Six poets are scheduled to read Tuesday night in Overland Park.
Four will be former inmates of the Lansing Correctional Facility in Lansing, Kan.
Two will be current inmates, a first.
“This is historic,” said Arlin Buyert, a Leawood poet who coordinates the Lansing prison poetry program. “We’ve never done this before.”
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Twice a year, Buyert leads 12-week poetry seminars for Lansing inmates. The classes are organized by Arts in Prison, an Overland Park group that coordinates choral, writing and other programs for those incarcerated across the region.
Buyert meets with the group, which currently numbers 12 inmates, on Thursday nights. The workshops are therapeutic for them, Buyert said.
That goes for the former Navy pilot, too.
Educated at Macalester College in St. Paul, Minn., and the University of Minnesota, Buyert began writing and publishing poetry on the advice of a therapist after his first wife died eight years ago following a long illness.
He began leading the Lansing sessions four years ago.
For those wondering, the event will have appropriate security, Buyert said.
Members of the East Hill Singers, a Lansing prison choral group, are allowed to make several appearances in public every year, he said, and the approximately 20 inmate singers who participate are accompanied by several security guards.
He expects something similar Tuesday night. Not that he thinks there will be any problems.
“The recidivism rate at Lansing is about 60 percent, but for inmates who participate in the Arts in Prison program, it drops down to about 10 percent,” he said.
“I’m not sure why, although it might be the self-awareness the poetry program brings the poets.”
Twice Buyert has edited anthologies of Lansing inmate poetry. The published poets, some of whom didn’t graduate from high school, have been thrilled to see their work in print.
“It really helps their self-confidence and self-esteem,” he said.
The reading begins at 6 p.m. at the Johnson County Central Resource Library, 9875 W. 87th St. in Overland Park.
Moynihan author at Central Library
Fifty years ago next month, the U.S. Department of Labor published “The Negro Family: The Case for National Action.”
The paper came to be known as the Moynihan Report for its co-author, Daniel Patrick Moynihan, then a sociologist and the department’s assistant secretary for policy planning and research. The paper, now available online through the department’s website (dol.gov) argued that the decline of the African-American family structure would make social and economic equality difficult to attain.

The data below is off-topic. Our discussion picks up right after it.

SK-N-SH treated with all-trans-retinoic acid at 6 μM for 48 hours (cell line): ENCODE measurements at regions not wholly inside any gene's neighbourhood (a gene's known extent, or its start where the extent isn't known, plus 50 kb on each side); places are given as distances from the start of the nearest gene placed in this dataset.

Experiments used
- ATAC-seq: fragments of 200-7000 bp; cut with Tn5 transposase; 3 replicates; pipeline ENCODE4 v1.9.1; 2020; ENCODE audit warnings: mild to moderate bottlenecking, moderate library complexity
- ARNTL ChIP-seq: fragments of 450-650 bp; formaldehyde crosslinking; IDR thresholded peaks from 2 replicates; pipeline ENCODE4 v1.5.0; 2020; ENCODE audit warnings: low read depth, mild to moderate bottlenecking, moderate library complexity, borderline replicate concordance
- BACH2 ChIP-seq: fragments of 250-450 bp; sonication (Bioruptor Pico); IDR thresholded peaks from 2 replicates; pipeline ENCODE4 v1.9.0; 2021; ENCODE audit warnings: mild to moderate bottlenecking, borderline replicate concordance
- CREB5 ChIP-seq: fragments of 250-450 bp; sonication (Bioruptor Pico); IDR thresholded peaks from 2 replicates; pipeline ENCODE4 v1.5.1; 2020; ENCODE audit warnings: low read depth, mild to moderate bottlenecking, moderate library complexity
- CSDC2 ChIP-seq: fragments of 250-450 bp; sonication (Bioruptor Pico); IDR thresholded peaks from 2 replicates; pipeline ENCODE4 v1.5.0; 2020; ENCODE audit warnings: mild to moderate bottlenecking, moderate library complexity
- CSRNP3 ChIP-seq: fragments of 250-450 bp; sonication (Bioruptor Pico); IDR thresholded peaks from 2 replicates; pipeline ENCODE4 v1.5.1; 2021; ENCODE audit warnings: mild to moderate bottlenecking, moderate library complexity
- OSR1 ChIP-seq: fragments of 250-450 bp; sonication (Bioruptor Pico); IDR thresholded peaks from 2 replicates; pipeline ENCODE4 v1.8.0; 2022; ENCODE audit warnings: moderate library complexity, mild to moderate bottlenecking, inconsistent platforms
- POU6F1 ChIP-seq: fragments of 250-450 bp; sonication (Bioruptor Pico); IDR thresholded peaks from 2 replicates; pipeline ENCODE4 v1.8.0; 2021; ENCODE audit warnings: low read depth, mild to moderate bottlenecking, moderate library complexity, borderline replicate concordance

The report was controversial, said Greg Weiner, author of “American Burke: The Uncommon Liberalism of Daniel Patrick Moynihan,” published last year.
“In terms of the controversy, Moynihan dealt frankly with issues of race, although he was quite clear later in his life that he believed the breakdown of the family was happening across racial lines,” Weiner said recently.
“Many of the predictions he made have turned out to be true. He predicted the continued erosion of the American family and the rise of single-parent families.”
New York voters elected Moynihan senator in 1976. He served four terms before leaving office in 2001.
“I think Moynihan represents two things,” Weiner said. “One is a politics that was not rooted in ideology. The second was a different kind of liberalism, a liberalism that believed very deeply in what government could accomplish but also accepted that there were limits.”
Weiner considers Moynihan an American version of the 18th-century British philosopher and statesman Edmund Burke.
“Both had an abiding respect for the importance of respecting social complexity,” he said. “Both wanted to achieve reform, but both also believed there were limits to what they could achieve.”
Weiner, an assistant professor of political science at Assumption College in Worcester, Mass., will speak at 6:30 p.m. Tuesday at the Central Library, 14 W. 10th St.